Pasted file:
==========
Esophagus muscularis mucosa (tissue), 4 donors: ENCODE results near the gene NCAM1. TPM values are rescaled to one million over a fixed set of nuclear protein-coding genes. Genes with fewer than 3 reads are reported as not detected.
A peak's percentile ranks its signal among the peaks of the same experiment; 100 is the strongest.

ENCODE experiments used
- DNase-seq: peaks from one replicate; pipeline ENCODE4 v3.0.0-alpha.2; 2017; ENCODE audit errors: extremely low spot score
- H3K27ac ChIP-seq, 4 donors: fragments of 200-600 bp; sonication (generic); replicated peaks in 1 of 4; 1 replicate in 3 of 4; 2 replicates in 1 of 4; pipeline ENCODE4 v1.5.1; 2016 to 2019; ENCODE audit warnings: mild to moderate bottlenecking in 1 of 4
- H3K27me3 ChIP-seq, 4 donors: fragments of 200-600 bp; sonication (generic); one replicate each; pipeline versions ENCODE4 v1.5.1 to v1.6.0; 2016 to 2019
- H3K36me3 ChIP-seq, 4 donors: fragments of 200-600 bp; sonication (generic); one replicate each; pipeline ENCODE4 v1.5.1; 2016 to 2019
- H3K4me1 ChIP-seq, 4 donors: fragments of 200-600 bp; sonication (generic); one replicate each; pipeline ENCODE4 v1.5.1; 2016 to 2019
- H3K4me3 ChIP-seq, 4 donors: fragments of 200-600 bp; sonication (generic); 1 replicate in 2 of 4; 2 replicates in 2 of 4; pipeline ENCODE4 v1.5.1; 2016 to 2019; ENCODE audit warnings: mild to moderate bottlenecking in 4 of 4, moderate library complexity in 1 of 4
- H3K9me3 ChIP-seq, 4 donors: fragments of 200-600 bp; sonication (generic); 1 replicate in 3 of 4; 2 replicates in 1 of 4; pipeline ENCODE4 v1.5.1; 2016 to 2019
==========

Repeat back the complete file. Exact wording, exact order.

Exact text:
Esophagus muscularis mucosa (tissue), 4 donors: ENCODE results near the gene NCAM1. TPM values are rescaled to one million over a fixed set of nuclear protein-coding genes. Genes with fewer than 3 reads are reported as not detected.
A peak's percentile ranks its signal among the peaks of the same experiment; 100 is the strongest.

ENCODE experiments used
- DNase-seq: peaks from one replicate; pipeline ENCODE4 v3.0.0-alpha.2; 2017; ENCODE audit errors: extremely low spot score
- H3K27ac ChIP-seq, 4 donors: fragments of 200-600 bp; sonication (generic); replicated peaks in 1 of 4; 1 replicate in 3 of 4; 2 replicates in 1 of 4; pipeline ENCODE4 v1.5.1; 2016 to 2019; ENCODE audit warnings: mild to moderate bottlenecking in 1 of 4
- H3K27me3 ChIP-seq, 4 donors: fragments of 200-600 bp; sonication (generic); one replicate each; pipeline versions ENCODE4 v1.5.1 to v1.6.0; 2016 to 2019
- H3K36me3 ChIP-seq, 4 donors: fragments of 200-600 bp; sonication (generic); one replicate each; pipeline ENCODE4 v1.5.1; 2016 to 2019
- H3K4me1 ChIP-seq, 4 donors: fragments of 200-600 bp; sonication (generic); one replicate each; pipeline ENCODE4 v1.5.1; 2016 to 2019
- H3K4me3 ChIP-seq, 4 donors: fragments of 200-600 bp; sonication (generic); 1 replicate in 2 of 4; 2 replicates in 2 of 4; pipeline ENCODE4 v1.5.1; 2016 to 2019; ENCODE audit warnings: mild to moderate bottlenecking in 4 of 4, moderate library complexity in 1 of 4
- H3K9me3 ChIP-seq, 4 donors: fragments of 200-600 bp; sonication (generic); 1 replicate in 3 of 4; 2 replicates in 1 of 4; pipeline ENCODE4 v1.5.1; 2016 to 2019